FOR decades Glasgow secondary schools languished at the bottom of education league tables fighting a seemingly unwinnable battle against poverty and deprivation.

Children having to cope with parents with drink or drug addiction had little chance of finding a job, far less going on to college.

For many having to deal with chaotic lifestyles at home, even getting to school could be an insurmountable hurdle.

But over the past six years, the tide has turned and the city is slowly but surely clawing its way from the bottom of school attainment levels.

A recent report shows Glasgow is now placed 28 out of 32 local authorities when it comes to the percentage of their pupils going into higher education.

The new figures show that last year, almost a third of school leavers went on to university or college - the highest figure ever recorded.

The increase of 2.1% is even more remarkable as across Scotland, the number of teenagers going into higher education has fallen in the past year.

Of those in Glasgow who did go on to higher education, 20% live in some of the most deprived parts of the city.

Unsurprisingly, 64% of school leavers from the least deprived areas continue their studies at university or college.

Meanwhile attendance levels in the city's schools have increased, exam results have improved and the number of pupils excluded from class has fallen.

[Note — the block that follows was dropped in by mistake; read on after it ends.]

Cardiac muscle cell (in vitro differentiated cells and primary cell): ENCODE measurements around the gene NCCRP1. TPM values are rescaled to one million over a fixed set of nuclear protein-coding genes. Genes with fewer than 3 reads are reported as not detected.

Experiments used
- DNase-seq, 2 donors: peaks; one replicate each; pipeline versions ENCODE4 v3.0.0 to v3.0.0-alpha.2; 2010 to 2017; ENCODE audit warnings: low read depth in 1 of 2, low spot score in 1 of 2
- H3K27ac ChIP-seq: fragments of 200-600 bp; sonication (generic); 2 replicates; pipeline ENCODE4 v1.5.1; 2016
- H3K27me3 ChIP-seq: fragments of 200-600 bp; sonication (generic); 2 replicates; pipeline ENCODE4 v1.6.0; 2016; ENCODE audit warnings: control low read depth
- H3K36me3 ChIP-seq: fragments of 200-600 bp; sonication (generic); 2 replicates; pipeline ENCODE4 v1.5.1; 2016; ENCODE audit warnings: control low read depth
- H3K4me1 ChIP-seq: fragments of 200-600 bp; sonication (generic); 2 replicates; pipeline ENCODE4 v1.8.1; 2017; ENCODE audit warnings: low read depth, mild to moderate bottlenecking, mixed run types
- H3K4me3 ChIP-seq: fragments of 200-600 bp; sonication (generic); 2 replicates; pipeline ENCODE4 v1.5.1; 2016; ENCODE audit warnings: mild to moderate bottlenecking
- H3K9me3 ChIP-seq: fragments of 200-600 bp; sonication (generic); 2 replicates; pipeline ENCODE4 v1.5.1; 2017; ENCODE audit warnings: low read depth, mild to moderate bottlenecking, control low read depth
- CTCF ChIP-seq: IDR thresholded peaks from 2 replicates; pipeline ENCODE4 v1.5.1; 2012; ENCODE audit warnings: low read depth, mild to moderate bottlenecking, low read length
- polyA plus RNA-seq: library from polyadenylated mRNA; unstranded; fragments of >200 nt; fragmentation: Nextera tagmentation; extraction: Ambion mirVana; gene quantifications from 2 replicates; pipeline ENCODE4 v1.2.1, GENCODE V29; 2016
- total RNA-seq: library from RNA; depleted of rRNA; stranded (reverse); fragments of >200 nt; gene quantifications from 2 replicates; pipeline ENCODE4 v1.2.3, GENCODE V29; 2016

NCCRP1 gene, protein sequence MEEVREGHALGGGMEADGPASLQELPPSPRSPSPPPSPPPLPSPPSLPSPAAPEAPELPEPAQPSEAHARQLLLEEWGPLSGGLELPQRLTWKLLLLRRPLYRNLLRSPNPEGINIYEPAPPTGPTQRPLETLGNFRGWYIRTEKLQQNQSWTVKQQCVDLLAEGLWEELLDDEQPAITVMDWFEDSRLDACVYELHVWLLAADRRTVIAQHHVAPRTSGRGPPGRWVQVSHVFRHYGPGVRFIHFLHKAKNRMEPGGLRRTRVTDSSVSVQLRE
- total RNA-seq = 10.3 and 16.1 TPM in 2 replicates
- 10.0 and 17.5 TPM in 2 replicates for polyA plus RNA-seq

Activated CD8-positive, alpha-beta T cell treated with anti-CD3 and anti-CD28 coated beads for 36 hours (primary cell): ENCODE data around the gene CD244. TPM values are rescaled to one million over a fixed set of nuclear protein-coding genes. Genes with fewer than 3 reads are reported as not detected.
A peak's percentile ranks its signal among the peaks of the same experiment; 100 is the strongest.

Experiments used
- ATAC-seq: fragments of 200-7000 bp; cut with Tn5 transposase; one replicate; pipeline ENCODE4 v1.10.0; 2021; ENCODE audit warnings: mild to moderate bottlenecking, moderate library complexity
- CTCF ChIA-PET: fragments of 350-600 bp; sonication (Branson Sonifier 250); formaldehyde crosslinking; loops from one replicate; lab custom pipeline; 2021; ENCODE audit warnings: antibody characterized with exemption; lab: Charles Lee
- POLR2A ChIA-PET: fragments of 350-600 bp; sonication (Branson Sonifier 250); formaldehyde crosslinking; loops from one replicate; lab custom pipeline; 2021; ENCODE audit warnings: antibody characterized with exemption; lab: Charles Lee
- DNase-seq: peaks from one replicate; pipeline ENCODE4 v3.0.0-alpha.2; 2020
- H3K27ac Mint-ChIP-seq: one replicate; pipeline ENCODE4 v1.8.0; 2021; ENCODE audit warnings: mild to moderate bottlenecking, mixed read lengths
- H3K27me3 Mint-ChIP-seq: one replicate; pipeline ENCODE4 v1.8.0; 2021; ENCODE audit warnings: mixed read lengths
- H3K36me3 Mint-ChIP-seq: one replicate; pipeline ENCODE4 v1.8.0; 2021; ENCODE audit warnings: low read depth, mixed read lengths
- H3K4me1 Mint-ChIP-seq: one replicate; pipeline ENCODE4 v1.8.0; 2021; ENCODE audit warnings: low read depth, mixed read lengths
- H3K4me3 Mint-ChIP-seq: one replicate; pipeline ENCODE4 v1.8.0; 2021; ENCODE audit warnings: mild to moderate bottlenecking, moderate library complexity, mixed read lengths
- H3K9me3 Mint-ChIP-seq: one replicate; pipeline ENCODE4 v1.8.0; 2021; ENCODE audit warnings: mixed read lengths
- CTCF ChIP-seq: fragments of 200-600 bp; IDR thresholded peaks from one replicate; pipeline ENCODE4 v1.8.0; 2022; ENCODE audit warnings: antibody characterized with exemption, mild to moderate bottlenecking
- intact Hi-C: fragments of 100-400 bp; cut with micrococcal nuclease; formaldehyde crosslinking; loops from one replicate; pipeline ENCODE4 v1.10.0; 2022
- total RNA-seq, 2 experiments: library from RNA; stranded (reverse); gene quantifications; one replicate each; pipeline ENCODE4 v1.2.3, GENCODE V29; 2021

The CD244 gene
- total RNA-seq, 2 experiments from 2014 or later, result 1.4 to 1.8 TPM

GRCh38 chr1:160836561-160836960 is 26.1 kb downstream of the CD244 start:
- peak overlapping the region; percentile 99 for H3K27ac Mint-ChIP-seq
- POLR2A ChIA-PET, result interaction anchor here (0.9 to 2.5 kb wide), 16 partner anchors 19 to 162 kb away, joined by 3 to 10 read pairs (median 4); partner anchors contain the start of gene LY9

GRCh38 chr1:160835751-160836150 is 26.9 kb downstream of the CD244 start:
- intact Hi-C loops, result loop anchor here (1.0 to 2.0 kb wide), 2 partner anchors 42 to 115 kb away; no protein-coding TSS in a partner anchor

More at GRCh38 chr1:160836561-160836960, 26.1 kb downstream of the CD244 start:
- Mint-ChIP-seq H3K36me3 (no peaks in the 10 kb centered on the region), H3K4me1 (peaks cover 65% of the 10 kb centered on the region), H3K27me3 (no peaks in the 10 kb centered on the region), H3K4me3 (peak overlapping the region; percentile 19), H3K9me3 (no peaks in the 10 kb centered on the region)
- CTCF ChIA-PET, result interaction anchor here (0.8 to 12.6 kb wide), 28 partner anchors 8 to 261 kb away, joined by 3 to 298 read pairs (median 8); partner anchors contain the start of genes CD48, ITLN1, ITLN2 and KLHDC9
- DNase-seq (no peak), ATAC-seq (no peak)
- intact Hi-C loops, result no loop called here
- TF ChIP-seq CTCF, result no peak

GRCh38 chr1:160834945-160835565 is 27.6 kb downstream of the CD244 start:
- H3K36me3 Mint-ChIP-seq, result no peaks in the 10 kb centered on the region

Glasgow has not achieved that turnaround overnight and education bosses and teachers have spent almost a decade helping young people in the city believe they have a future.

Their first battle has been the deprivation which still blights large parts of the city. Education bosses insist that has not been an excuse for bad results in the past but a brutal reality.

But it is a reality they are determined to overcome and the work starts as soon as children start school with nurture classes set up for those who need additional help and support.

They were established around 13 years ago and are now beginning to bear fruit with those first youngsters now 18-year-olds and ready for a new future.

Many children in Glasgow have no experience of parents or siblings going on to further or higher education and have in the past ruled out university or college.

But now they can spend their sixth year at school in a Caledonian University hub where they can study for advanced highers and get a taste of student life.

Glasgow's exam results are unlikely to ever match the results of affluent councils but thanks to the hard work of teaching staff they are heading in the right direction.